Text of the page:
Rhizome as a toolkit for fluid design

This blog is part of the keynote talk ‘Inside out/outside in: design as open’ I gave at the Spaces of Learning conference, April 18th in Toronto about how the nature of nowadays design has become fundamentally ‘open’ in nature and what impact this has about we deal with design. 

This talk is divided in 4 seperate blog posts:

Now that I have painted you a picture about  the new-found openness of design and which is reflected in and comes out of the change in how people deal with design in a fluid manner and what place design takes: not a place, but the in-between space,  I like to explore a new perspective of dealing with this new nature of design.

From trees to rhizomes

I hope it is clear by now that our old models of thinking about design, which try to fit in design in small and clear boxes, is not going to cut it in nowadays reality. We’re used to think of design in a representational model of thought, which is often represented by a tree. Tree models are hierarchical, linear and dichotomizing. Each element of a tree has one clear function and place in a specific order, which leaves no possibilities for cross-connections. The tree is thus predicated upon principles of identity, resemblance, analogy and opposition.

treeBut design actually functions more like this:


Design behaves itself more like the roots under the tree, which crawl all over each other in a non-systematic way and are interconnected in unexpectant manners. Asymetric rootsystems like these are called rhizomes.

The French philosopher Gilles Deleuze and psychoanalyst Félix Guattari use rhizomes to capture the fluid practices of life.

Rhizome is a biological term used to describe an acentric root system like couch grass. A rhizome is a system, or anti-system, without a centre or any central organizing motif in which the individual nodal points are connected to one another in a non-hierarchical manner. A rhizome thus fosters connections between heterogeneous points. The rhizomatic model is therefore a way to view things differently because not only is its approach bottom-up instead of top-down, but more importantly: it moves away from thinking in one fixed identity, to something which is constantly in becoming. ‘This a theory based on movement.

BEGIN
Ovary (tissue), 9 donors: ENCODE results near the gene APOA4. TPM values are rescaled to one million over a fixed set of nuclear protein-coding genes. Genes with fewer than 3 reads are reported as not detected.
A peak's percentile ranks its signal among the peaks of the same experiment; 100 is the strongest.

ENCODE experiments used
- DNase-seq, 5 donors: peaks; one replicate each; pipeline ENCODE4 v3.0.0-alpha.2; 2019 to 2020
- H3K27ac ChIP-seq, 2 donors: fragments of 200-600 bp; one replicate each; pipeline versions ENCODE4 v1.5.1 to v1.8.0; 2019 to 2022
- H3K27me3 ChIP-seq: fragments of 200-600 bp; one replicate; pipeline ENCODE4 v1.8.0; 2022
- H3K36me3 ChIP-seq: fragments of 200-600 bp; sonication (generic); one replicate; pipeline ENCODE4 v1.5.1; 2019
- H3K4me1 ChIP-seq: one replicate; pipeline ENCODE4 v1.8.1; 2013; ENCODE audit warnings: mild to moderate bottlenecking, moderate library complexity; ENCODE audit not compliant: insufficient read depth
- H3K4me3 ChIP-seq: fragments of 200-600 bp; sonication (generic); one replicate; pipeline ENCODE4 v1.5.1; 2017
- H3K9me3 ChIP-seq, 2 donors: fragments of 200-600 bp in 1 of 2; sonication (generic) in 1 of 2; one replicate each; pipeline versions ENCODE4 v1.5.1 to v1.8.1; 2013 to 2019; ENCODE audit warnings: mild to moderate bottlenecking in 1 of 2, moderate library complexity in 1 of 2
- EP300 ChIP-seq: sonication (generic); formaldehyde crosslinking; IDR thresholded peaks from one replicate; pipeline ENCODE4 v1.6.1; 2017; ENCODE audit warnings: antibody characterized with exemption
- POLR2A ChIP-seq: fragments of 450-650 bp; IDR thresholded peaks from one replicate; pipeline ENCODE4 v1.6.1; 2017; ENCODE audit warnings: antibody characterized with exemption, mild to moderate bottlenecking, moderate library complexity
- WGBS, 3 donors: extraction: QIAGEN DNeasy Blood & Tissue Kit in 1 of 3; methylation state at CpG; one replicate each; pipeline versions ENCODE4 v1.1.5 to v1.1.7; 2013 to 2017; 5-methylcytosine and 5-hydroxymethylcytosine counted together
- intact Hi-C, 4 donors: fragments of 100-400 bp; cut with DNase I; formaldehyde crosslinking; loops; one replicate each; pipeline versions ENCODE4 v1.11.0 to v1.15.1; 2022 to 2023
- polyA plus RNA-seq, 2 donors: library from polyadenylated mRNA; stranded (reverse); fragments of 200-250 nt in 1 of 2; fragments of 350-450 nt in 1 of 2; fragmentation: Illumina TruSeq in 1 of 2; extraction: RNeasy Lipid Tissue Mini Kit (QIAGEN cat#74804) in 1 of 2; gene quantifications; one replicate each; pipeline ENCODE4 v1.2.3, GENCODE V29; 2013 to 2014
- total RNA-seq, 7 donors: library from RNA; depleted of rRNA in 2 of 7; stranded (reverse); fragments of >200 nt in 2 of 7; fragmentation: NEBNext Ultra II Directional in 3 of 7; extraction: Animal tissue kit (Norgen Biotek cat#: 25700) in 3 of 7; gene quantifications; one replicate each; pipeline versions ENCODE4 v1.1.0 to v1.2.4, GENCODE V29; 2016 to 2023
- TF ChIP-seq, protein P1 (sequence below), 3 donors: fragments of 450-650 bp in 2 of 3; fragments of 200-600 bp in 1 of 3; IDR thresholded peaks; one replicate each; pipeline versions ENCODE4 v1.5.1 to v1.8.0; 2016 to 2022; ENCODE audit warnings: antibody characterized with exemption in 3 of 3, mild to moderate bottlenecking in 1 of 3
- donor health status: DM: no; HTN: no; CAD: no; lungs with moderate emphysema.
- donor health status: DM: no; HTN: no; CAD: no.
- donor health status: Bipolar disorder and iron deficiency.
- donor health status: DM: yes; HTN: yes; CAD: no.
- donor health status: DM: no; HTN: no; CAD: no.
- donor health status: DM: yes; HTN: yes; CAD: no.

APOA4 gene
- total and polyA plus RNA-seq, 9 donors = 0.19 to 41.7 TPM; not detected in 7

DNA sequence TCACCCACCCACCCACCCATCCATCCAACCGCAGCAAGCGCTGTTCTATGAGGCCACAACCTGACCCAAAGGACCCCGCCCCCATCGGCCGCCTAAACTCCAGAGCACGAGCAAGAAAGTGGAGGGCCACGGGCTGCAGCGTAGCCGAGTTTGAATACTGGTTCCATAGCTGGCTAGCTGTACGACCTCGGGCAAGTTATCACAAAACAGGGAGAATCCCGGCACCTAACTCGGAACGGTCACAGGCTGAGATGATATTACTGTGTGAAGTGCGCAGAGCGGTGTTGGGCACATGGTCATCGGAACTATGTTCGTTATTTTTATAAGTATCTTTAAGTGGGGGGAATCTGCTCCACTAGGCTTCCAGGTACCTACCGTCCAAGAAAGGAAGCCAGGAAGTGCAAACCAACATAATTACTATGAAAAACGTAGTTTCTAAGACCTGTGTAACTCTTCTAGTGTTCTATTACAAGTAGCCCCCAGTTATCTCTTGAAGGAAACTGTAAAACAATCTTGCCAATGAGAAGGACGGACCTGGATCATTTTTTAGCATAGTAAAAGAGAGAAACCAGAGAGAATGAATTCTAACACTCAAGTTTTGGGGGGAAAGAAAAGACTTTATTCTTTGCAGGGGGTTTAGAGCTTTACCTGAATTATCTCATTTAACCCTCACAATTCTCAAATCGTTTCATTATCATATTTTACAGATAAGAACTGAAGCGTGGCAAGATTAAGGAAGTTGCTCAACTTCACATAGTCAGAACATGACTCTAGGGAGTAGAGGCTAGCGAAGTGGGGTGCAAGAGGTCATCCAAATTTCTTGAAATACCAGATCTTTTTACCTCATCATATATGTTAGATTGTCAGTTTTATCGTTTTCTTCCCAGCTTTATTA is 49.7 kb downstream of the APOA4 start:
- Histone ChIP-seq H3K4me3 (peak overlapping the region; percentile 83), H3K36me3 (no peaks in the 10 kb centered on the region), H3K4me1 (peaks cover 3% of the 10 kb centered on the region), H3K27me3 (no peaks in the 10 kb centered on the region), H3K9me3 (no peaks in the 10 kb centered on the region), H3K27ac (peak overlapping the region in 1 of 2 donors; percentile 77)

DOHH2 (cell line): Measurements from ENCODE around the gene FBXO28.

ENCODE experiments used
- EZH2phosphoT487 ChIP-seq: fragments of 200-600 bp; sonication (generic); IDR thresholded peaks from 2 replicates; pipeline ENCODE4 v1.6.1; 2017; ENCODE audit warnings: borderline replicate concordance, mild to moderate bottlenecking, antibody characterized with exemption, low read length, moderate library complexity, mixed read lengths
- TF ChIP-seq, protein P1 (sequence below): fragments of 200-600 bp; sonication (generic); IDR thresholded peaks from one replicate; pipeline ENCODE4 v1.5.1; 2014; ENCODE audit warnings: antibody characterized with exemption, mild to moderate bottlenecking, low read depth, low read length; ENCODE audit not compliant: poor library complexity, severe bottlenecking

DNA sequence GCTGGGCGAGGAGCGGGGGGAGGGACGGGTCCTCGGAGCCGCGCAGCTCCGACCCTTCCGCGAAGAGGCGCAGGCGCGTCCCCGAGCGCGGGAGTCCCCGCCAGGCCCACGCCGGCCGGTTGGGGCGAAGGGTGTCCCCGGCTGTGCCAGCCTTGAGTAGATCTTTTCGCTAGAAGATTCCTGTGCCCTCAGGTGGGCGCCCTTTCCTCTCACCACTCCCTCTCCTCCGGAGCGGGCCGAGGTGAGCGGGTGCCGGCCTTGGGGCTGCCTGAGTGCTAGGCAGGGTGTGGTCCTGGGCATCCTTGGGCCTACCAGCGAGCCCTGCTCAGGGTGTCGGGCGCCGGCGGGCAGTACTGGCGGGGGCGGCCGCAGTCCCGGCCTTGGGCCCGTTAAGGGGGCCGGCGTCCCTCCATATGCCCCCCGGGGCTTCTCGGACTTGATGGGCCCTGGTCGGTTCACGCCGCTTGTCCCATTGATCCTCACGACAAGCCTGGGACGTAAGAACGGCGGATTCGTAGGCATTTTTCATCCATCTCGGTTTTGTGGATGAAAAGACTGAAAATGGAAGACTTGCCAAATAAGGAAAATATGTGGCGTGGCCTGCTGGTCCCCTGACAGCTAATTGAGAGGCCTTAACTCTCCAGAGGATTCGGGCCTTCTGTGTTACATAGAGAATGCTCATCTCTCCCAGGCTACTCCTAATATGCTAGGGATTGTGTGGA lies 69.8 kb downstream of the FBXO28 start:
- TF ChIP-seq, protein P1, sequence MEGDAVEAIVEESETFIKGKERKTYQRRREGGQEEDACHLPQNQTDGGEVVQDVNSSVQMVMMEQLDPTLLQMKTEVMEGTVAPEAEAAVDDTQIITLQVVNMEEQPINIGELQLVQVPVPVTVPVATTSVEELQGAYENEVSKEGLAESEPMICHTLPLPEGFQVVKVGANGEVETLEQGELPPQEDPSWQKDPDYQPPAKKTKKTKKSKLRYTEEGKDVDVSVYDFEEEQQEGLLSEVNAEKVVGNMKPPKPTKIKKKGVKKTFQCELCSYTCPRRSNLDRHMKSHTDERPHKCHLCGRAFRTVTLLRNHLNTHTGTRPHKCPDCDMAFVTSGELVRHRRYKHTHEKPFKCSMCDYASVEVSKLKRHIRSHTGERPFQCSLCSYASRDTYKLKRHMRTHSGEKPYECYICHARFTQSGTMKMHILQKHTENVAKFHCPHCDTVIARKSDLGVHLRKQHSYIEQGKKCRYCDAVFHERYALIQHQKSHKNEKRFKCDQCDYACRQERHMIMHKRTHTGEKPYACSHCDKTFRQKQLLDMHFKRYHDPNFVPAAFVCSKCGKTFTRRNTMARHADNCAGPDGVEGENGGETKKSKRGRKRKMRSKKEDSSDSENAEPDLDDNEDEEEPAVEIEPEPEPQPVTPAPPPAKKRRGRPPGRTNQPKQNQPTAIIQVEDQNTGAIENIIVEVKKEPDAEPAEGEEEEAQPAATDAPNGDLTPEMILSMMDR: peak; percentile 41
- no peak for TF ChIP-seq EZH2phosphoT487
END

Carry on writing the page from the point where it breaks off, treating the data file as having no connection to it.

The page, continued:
When in 2013 the camera of Dave Hakkens phone broke and  there was no means to fix it, he started thinking about how consumer electronics could be designed in such a way that would make them easier to repair, easy to upgrade. Why is it the case that you have to throw away your whole phone if just one part of it breaks down? By finding a solution to this answer he hoped to make consumer electronics longer lasting by ending planned obsolescence, at the same time as reducing electronic waste. So he designed the idea of the modular phone which exists out of different loose parts which could be replaced separately: Phonebloks. This way he hoped not only to extent the life of the mobile phone by making the replacement of broken parts or parts that are a technological upgrade more easy, but also to create a more intensive emotional connection with your phone, by making it more suitable for everybodies individual needs and wants. My mum could compose a phone with which she just can make a calls and that has an extra big keyboard for texting, my friend who is into making photographs can upgrade her cameralens and I can add a block of extra storage so my phone can serve me to work from where I want.

It’s a great idea I think personally, but what’s even more interesting than the idea itself is how Phonebloks came into being and the place it takes in the design field. When Dave thought of Phonebloks he knew he couldn’t make it himself. But he just didn’t want to let the whole idea go. So he created a little video and put it on youtube. Within the first 24 hour, that video hit more than 1 million views and got a massive press coverage. A month later, there was a campaign launched via Thunderclap, with which over 979,253 supporters send out the message on social media that they support Phonebloks, reaching over 380,000,000 people. With all that attention Dave got offered a job at Google, which was creating a similar product: The Ara, but he turned that down. Instead he now works as a consultant together with Google at the Ara project, but has also partnerships with for instead Sennheiser, a German company that creates headphones, to make first steps in creating a modular solution for all kinds of products: from computers to fridges. And he has set up an online community in which he challenges and calls upon ideas from general public to help with the development of Phonebloks.


The first characteristic of a rhizome is connectivity, often grouped together with heterogeneity. Deleuze and Guattari define this as: ‘any point of a rhizome can be connected to anything and must be […] A rhizome ceaselessly establishes connections between semiotic chains, organizations of power and circumstances’. What is important here is that the rhizome not only implies a contact, or interdependence, but also a ‘movement between different milieus and registers, between areas that are usually thought of as distinct and discrete’. Where design objects usually are a collaboration between designer, manufacturers, producers and consumers, all parties with very different backgrounds, values and interests, the new element in open design is that these parties are moving from the backstage to the spotlight. The connections are suddenly out in the open.